Corb Lund is a lover of all things country — well at least all things that are not mainstream Nashville country. That, he could do without. Lund is all about staying true to his rural Alberta roots and using his experiences as a way to explore universal themes in his music. On his latest disc, Hair In My Eyes Like A Highland Steer, the roots songwriter was lucky enough to work with some veterans of the country and folk music industry, namely Ian Tyson and Ramblin’ Jack Elliot. While driving through Saskatchewan, Lund recently took time out from staring at the endless fields of wheat to chat about his relationship with these musical icons, his thoughts on Nashville and the buzz of playing live, whether for 12 or 1,200 people.
ChartAttack: Your most recent album was recorded in Nashville, but I know you don’t characterize your music as mainstream? How did you end up in the Music City and what are your thoughts on this musical milieu?
The thing that is interesting to me is that in this day and age a lot of the straight country stuff is pretty formulaic. My thing is that I’m a real fan of regionalism. I know guys that are shooting for that mainstream radio play and they write songs about Nashville and they write songs about California… I’m not criticizing it, but it’s just not how I would approach it. There are so many people making fake music and I just don’t relate to that. I write about what I’m familiar with. Nashville really does have a really cool underbelly. There are guys that go there because they are great players. There is also a really wicked history there with The Grand Ole Opry and Patsy Cline and stuff. The other thing is that when you record there if you need a wicked ragtime piano player there are three of them in your Rolodex that you can just call up. Harry [Stinson, producer] knows the right guy to get the right vibe on a particular song.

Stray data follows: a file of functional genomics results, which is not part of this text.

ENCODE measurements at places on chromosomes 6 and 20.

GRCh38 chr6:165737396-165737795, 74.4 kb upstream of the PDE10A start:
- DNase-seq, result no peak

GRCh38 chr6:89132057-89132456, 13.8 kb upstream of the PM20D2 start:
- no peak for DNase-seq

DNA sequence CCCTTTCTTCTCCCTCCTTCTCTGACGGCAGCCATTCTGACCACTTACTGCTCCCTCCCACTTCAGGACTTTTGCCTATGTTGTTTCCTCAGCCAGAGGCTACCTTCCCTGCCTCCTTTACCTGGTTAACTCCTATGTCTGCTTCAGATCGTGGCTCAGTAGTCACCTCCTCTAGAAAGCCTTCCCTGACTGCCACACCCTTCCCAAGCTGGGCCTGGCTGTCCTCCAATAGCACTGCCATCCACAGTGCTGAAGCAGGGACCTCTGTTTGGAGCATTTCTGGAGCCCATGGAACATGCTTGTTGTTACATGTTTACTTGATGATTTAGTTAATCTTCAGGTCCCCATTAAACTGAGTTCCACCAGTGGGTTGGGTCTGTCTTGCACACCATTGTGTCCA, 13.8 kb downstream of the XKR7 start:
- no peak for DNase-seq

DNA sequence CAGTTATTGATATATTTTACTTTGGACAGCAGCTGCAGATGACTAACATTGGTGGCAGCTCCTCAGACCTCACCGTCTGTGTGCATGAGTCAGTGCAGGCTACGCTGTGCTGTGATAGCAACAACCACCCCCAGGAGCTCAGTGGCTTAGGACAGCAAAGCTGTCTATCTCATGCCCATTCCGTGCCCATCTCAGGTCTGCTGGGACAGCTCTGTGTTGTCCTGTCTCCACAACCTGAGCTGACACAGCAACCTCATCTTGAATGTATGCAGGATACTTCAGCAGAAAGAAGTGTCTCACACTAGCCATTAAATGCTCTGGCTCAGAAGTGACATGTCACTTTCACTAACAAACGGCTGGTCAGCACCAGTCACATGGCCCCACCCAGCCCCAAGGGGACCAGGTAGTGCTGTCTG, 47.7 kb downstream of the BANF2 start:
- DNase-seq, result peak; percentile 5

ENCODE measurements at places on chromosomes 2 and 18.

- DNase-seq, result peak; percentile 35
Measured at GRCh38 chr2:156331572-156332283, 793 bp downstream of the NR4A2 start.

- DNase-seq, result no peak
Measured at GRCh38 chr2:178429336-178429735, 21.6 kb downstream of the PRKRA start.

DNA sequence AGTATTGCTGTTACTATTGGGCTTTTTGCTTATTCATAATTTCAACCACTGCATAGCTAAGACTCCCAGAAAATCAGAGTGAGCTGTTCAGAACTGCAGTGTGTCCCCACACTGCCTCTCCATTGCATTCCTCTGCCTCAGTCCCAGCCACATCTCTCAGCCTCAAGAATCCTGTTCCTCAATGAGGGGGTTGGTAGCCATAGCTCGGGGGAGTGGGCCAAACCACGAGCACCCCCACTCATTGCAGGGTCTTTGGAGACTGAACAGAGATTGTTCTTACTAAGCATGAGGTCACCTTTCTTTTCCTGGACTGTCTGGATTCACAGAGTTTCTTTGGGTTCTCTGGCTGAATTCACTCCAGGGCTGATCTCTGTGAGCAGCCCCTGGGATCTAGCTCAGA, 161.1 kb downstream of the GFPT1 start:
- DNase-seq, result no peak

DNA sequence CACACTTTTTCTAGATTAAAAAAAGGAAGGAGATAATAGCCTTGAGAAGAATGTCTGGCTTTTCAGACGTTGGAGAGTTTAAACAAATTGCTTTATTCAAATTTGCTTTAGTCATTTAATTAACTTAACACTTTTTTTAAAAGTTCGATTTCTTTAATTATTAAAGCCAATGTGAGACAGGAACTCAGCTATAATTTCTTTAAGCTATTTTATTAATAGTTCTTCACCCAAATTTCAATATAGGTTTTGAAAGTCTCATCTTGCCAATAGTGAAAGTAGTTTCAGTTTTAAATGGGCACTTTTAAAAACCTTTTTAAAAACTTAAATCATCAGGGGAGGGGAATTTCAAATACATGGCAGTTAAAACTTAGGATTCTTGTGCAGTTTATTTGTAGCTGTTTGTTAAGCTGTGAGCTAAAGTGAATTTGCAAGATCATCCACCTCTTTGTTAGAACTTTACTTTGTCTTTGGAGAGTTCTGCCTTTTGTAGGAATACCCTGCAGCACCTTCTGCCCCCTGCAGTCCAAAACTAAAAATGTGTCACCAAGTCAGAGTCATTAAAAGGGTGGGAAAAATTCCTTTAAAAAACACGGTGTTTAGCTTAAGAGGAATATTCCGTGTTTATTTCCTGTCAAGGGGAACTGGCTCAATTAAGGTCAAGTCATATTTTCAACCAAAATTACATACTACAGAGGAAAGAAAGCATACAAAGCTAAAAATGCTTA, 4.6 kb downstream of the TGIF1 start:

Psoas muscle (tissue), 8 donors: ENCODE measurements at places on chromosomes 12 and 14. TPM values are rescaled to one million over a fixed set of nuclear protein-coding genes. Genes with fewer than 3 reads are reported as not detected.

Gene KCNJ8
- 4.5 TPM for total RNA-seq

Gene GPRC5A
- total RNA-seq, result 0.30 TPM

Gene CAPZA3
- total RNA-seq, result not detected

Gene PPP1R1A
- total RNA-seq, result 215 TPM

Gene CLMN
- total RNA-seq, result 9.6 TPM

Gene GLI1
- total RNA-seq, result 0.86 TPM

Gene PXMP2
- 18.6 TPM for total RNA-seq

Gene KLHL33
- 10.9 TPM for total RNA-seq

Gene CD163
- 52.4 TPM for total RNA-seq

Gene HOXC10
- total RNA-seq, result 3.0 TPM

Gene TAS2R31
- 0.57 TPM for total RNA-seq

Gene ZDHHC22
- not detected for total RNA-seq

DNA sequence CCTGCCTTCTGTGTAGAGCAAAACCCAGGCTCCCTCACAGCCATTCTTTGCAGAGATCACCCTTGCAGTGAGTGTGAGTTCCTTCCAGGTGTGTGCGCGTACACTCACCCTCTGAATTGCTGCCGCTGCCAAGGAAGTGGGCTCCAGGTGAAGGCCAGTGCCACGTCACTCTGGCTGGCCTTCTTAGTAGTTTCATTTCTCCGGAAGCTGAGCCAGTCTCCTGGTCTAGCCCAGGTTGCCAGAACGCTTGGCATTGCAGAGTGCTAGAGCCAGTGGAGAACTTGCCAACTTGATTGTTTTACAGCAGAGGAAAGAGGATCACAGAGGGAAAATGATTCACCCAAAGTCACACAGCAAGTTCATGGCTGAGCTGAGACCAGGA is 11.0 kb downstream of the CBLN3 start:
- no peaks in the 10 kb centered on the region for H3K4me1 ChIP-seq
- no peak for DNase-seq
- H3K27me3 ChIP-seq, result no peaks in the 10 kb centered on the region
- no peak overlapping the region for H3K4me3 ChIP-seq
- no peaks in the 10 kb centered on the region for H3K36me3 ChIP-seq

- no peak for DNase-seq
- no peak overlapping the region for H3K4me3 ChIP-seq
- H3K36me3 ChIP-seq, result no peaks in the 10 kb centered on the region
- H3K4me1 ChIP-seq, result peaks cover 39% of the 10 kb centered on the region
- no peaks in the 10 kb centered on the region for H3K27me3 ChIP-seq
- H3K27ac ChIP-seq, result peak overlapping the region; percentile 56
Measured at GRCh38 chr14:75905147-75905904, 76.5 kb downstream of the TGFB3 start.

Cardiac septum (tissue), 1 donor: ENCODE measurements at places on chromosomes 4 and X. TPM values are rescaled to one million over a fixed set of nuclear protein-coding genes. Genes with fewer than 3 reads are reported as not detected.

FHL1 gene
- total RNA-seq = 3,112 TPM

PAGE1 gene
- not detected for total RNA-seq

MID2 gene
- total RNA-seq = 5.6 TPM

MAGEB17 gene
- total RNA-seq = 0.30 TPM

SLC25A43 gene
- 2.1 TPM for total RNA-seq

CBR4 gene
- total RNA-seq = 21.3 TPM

Tell us about your relationships with veterans such as Ian Tyson and Ramblin’ Jack Elliot, both of whom make guest appearances on your new album?
One of the most satisfying things of this whole thing is meeting the older generation. I got to know the Good Brothers last year and that was cool. With Ian it was inevitable that we would meet eventually. We both live in Alberta and we both have the same Western themes in our songs and we are on the same label. I met him a couple of years ago and he’s been a really good friend, he’s a sweetheart. He’s been very supportive and helped me out with a lot of press, helped me on the front end of a lot of important shows. He’s become a really interesting friend to hang out with. After the first couple visits… every once in a while it will dawn on me that this is the guy that wrote, ‘Four Strong Winds’ We have good talks. He’s like a walking encyclopedia of cowboy history.
And Ramblin’ Jack Eliot?
I met him when we played some shows together a few years ago and we hit it off. I called him up and asked if he wanted to sing on this blues song (‘The Truck Got Stuck Talkin’ Blues’) on the new album and he said sure. His whole thing is talking. We did a few takes of the song in the studio and he’s telling all these amazing stories, so finally we just said hit the record button because the story before was even better than the one before. He lived with Woody Guthrie when he was in his teens and he was a big part of the New York/Toronto folk scene in the ’60s.
I’ve heard that playing live is the ultimate high for you. What is it about the live experience that makes it one of your favourite things?
One of my favourite things to do is sit in front of like six people and just play songs and chat. The communication aspect of it is what I really like. I’ve always felt sorry for painters and novelists because someone might come up to them and say they’ve read their book or that’s a fantastic painting, but with music you get instant feedback. You play for an hour and a half and it’s like a conversation. And you can feel it when you are connected with people. It’s a rush and I love it. We have all been to one of those special gigs as an audience member and it’s even better if you’re the one playing… if it’s going well. When I was a kid and getting into bands, the guys I always thought were the real thing were the guys in the punk rock band that would pull up to your town in a dirty old van and get out all scruffy and walk out and they could kick your ass. The guys that could pull it off live were it.